17 January 2005 Collaborative visual tracking of multiple identical targets
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Multiple target tracking in video is an important problem in many emerging applications. It is also a challenging problem, where the coalescence phenomenon often happens, meaning the tracker associates more than one trajectories to some targets while loses track for others. This coalescence may result in the failure of tracker, especially when similar targets move close or present partial or complete occlusions. Existing approaches are mainly based on joint state space representation of the multiple targets being tracked, therefore confronted by the combinatorial complexity due to the nature of the intrinsic high dimensionality. In this paper, we propose a novel distributed framework with linear complexity to this problem. The basic idea is a collaborative inference mechanism, where the estimate of each individual target state is not only determined by its own observation and dynamics, but also through the interaction and collaboration with the state estimates of other targets, which finally leads to a competition mechanism that enables different but spatial adjacent targets to compete for the common image observations. The theoretical foundation of the new approach is based on a well designed Markov network, where the structure configuration in this network can change with time. In order to inference from such a Markov network, a probabilistic variational analysis of this Markov network is conducted and reveals a mean field approximation to the posterior density of each target, therefore provides a computationally efficient way for such a difficult inference problem. Compared with the existing solutions, the proposed new approach stands out by its linear computational cost and excellent performance achieved to deal with the coalescence problem, as pronounced in the extensive experiments.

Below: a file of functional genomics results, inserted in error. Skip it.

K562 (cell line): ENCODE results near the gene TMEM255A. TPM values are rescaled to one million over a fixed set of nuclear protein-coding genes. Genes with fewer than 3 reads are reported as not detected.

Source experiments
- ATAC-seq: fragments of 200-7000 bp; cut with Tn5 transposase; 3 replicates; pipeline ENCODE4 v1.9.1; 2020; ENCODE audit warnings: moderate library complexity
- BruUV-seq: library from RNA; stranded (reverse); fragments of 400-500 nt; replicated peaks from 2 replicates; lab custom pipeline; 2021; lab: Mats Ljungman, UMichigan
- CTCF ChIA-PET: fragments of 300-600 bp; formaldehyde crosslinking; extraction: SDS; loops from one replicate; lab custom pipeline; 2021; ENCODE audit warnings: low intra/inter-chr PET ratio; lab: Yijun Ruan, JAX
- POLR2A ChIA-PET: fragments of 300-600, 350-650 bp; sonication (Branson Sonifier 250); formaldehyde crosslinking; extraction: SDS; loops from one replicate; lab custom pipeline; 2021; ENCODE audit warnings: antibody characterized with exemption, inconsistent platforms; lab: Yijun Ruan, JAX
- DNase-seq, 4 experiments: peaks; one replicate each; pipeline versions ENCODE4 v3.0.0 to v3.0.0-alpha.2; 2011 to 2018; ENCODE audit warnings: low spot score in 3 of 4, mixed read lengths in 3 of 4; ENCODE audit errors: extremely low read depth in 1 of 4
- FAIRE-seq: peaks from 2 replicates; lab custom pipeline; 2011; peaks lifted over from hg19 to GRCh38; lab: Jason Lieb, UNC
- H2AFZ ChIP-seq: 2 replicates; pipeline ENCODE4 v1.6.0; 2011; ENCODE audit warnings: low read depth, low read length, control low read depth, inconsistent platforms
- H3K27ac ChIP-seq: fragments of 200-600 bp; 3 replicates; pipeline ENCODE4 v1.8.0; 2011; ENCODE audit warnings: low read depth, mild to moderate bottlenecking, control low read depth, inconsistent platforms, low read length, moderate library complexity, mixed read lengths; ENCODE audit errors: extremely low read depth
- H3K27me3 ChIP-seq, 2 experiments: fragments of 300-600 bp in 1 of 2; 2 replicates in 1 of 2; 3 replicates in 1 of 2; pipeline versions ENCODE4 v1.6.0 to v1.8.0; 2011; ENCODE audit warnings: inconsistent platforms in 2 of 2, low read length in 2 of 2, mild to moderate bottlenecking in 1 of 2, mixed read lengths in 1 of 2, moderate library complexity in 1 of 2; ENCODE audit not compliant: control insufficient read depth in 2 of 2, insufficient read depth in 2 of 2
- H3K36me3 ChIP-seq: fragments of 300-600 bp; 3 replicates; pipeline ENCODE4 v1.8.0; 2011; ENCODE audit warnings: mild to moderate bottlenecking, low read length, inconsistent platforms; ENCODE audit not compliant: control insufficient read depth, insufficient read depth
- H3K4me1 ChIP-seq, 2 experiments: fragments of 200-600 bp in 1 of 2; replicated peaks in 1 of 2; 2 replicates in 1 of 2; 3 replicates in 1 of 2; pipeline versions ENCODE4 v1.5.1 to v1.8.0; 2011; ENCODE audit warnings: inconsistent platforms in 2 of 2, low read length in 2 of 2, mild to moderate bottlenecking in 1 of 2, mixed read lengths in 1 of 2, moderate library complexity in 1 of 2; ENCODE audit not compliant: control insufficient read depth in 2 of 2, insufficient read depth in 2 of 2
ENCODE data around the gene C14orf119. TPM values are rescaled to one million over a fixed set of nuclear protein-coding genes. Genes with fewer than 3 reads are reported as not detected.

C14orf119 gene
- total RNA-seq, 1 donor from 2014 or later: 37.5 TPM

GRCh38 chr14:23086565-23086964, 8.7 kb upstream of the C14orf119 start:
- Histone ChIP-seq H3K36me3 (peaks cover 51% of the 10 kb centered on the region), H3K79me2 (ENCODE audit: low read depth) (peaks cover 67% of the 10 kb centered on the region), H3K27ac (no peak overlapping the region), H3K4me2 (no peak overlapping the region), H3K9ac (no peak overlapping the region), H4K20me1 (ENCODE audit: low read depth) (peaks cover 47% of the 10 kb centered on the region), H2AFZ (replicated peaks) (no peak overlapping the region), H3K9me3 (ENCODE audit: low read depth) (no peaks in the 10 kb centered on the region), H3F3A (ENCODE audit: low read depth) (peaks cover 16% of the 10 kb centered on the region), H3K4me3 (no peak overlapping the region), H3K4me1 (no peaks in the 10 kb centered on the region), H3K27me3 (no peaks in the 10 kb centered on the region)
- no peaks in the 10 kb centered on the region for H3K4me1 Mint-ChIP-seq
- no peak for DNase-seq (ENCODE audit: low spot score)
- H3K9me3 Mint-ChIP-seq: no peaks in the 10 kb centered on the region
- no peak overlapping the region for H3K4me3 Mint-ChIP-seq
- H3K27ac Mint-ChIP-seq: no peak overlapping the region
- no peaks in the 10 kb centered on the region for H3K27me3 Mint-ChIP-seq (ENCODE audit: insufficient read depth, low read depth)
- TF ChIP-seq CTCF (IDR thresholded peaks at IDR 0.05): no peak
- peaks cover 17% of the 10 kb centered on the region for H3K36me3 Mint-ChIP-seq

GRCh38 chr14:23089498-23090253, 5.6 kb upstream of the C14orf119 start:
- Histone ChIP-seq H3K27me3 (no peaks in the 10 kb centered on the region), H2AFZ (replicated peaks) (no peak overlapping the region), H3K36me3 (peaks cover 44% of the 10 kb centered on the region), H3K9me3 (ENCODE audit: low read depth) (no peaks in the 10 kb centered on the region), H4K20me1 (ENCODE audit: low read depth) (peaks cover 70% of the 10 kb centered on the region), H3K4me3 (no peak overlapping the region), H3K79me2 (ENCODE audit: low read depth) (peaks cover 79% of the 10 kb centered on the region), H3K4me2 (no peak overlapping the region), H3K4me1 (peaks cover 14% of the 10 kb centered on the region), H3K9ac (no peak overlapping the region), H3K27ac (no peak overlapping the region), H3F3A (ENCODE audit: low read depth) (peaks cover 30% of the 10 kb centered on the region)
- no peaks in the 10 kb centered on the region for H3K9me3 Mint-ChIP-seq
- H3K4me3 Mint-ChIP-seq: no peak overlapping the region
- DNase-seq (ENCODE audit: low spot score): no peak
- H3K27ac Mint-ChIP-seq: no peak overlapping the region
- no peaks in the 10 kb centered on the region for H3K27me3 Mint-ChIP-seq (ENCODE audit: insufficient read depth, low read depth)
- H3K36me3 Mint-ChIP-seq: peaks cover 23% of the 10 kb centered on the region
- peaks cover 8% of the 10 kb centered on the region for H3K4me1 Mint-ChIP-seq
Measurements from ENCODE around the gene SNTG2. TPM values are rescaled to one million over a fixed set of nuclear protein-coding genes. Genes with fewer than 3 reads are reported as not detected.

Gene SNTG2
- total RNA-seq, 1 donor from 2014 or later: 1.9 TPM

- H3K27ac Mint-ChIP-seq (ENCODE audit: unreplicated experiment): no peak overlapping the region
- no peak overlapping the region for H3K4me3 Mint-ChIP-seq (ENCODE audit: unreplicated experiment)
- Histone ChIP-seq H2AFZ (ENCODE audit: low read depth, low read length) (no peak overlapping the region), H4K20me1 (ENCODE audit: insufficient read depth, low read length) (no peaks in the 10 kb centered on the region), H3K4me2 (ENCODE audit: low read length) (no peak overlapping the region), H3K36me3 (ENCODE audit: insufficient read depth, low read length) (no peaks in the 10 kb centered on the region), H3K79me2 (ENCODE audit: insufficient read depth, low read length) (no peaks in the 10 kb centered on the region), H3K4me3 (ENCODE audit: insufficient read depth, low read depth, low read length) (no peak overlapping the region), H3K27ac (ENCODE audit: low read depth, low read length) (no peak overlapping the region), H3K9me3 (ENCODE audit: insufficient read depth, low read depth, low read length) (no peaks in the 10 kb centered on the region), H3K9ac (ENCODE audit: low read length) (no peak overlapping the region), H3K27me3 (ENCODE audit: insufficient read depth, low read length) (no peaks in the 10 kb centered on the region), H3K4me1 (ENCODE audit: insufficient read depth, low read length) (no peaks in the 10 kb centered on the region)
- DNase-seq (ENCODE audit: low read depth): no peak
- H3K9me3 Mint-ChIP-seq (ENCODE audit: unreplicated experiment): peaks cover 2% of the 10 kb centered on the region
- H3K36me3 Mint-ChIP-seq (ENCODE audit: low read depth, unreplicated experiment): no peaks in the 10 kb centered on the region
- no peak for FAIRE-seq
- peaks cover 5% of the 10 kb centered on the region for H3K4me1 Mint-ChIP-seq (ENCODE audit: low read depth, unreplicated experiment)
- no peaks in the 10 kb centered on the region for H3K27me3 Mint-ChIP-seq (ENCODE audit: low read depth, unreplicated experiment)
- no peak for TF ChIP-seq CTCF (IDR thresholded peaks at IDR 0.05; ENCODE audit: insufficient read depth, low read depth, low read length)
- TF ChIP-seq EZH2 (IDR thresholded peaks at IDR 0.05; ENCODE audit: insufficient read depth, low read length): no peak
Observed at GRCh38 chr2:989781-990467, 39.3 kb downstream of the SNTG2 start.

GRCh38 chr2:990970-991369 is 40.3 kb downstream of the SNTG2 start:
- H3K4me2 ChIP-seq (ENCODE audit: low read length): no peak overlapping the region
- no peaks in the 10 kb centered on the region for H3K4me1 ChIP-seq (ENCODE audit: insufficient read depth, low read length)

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Ting Yu, Ting Yu, Ying Wu, Ying Wu, "Collaborative visual tracking of multiple identical targets", Proc. SPIE 5682, Storage and Retrieval Methods and Applications for Multimedia 2005, (17 January 2005); doi: 10.1117/12.586914; https://doi.org/10.1117/12.586914

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